Thursday, December 31, 2009


Well, I made it. But just barely. The challenge for this month's Daring Bakers' was a gingerbread house, made completely from scratch. I used the template and recipes from Martha Stewart’s website for the snow swept gingerbread cottage. I would love to say that I enjoyed every moment of the process, but frankly I cannot. To be able to share that while I was mixing the spicy ginger dough, the lovely sound of classical Christmas music flowed through my ever peaceful home. To be able to share that while the perfectly formed gingerbread framework was cooling on their racks the scent of cinnamon filled the kitchen. And then the joys of seeing it all come together as each piece fit seamlessly, just as I had planned.

Yeah right.

It was more like make the dough one day. Roll out the dough or at least most of it over the next few days when it fit in my schedule. Bake off the pieces only to realize that the website never gave a template or dimensions for the roof. So pull out the ruler and calculator and roll out more dough (thankfully I made extra). More days go by as the finished pieces await their construction. Make the caramel syrup for gluing it together (twice) only to get one section glued before the whole mass turned to rock hard sugar crystals. Another day, make royal icing instead for gluing, which worked much better.

This type of thing for me ranks right up there with knitting (no offense to you knitter's out there) but I just don't have the patience for fine detail work. Plus the fact that I'm a control freak with a type A personality makes for a bad combination. Maybe this is something that needs to be put on my “things to work on in 2010” list.

Hopefully my ranting does not detour you from trying one of these next year. I’m pretty sure it is a “user error” type of situation.

On another note, I am looking forward to getting back to normal baking.

Happy New Years!

Monday, December 14, 2009

remembering Grandma

Having been raised by my grandparents I definitely heard my share of stories from their childhood going through the great depression and how difficult it was for them. I believe it went something like this… “When I was your age I had to walk twenty-five miles to school every morning uphill both ways through year 'round blizzards carrying my younger siblings on my back to a one-room schoolhouse where I maintained a straight-A average despite having a full-time after-school job at the local textile mill where I worked for 35 cents an hour just to help keep the family from starving to death, all the while never complaining and being thankful for having a roof over my head and shoes on my feet.” It was tedious to say the least.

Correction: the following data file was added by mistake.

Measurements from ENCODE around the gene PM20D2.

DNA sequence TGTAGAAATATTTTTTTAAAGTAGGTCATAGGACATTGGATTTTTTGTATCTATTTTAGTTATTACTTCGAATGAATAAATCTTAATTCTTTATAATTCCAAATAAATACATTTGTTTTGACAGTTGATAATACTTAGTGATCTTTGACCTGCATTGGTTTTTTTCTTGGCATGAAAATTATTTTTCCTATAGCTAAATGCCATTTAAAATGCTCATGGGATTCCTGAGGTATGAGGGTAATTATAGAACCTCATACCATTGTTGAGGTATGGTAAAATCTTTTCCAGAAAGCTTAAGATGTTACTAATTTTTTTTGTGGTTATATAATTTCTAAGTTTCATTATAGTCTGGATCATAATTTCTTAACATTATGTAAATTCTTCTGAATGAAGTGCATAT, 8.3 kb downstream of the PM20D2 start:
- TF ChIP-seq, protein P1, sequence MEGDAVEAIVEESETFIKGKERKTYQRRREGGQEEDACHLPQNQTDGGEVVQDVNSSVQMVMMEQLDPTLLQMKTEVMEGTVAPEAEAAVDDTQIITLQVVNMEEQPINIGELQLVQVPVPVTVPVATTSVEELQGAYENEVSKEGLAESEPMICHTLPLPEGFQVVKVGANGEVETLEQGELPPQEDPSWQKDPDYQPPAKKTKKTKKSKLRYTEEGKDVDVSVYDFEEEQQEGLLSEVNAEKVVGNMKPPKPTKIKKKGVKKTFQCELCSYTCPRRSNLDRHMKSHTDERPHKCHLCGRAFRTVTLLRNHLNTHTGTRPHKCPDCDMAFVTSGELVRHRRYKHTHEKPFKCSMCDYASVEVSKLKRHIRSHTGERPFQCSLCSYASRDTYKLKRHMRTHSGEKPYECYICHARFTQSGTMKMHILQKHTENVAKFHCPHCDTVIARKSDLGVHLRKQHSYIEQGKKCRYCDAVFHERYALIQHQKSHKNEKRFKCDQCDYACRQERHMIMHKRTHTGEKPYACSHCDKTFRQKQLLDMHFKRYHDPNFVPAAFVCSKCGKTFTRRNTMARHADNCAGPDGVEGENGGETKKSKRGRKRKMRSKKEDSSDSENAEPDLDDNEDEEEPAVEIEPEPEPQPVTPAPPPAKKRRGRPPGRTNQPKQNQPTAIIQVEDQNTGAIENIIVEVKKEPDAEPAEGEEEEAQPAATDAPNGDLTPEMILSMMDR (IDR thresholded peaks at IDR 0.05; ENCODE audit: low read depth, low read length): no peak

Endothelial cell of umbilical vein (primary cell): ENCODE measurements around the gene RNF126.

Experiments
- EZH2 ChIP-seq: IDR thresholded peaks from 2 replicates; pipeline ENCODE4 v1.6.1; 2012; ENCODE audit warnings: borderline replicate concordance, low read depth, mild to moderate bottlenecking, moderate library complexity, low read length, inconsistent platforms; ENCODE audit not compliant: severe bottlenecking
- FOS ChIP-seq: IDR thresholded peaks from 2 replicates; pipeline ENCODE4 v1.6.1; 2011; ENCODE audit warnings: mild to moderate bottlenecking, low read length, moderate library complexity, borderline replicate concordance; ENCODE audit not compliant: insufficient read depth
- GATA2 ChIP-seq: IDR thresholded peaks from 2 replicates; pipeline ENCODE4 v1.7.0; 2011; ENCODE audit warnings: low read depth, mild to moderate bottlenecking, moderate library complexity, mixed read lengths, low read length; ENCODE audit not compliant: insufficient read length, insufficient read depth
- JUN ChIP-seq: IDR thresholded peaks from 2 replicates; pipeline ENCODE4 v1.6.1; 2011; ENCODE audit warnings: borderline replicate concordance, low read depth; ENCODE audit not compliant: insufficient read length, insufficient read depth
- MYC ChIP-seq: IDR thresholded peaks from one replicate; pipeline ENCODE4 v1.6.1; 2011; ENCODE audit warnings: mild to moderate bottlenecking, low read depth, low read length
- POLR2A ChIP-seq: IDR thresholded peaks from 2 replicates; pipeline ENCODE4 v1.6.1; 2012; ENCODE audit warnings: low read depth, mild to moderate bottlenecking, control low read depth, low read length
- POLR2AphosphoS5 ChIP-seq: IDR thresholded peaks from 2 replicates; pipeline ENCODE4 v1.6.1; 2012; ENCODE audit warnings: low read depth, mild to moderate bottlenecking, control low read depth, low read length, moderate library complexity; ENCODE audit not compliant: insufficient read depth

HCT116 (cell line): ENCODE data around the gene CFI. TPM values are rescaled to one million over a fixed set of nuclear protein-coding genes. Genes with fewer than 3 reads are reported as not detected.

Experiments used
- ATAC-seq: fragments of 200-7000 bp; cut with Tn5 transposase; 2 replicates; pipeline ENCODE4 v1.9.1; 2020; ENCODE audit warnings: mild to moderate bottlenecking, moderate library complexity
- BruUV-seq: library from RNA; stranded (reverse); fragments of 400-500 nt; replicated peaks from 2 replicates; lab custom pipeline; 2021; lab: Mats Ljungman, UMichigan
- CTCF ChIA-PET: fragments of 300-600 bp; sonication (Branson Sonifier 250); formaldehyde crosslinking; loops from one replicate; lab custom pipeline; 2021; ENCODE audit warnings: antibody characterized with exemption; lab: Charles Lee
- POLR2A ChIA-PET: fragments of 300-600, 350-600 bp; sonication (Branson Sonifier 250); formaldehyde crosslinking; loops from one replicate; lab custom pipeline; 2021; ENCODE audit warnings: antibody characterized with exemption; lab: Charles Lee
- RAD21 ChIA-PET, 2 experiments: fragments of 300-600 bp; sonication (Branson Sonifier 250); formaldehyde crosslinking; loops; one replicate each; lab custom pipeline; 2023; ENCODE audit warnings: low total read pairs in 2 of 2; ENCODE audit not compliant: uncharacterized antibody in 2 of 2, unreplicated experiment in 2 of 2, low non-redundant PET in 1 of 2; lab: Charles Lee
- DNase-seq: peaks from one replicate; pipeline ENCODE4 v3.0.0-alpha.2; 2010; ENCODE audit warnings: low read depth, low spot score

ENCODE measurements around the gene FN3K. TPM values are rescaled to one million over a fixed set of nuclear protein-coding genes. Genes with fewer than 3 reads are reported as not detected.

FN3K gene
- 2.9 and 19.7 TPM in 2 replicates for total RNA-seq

Having children of my own now I have been known to go on a similar fatiguing diatribe on being thankful, working hard, etc. watching as their eyes begin to glaze over as I droned on. No doubt when they have children of their own it will probably continue.

My Grandparents have since both passed away, but one thing in particular that comes to mind every Christmas time is my Grandmother sharing with me a wonderful Christmas morning memory of hers. It seems that when she was young, every Christmas she would receive in her stocking (an actual sock of her own that she wore) a doll, a piece of ‘stick candy’ as she called it and an orange. She said that besides the doll, the orange was her favorite. She would smile all the while sharing this with me, with a kind of far off look in her eyes. Remembering the weight of it, the smell of it, waiting for moment when she would sit down and begin to unwrap the soft and fleshy gift and savor each delicious segment.

It is hard to imagine in our day and age to cherish something as common as an orange. We have so many varieties at our fingertips, the abundant Navel orange, the Valencia, one of the sweetest for juicing, the Satsuma the popular Christmas time variety and even the unique blood orange that has streaks of red in the fruit, with juice that is often a dark burgundy color.

As I was remembering Grandma this year, I decided that in her memory I would bring the orange back as a Christmas time gift. But instead of giving the whole fruit, I would use the peel and elevate it to another level. Candied peel. The beautiful crystallized citrus peel is a wonderful addition to a cake recipe, sweet bread such as a Panettone, or even chopped and sprinkled over vanilla ice cream. To make it even more decadent, dip one end in dark chocolate and serve as a simple after dinner treat with coffee.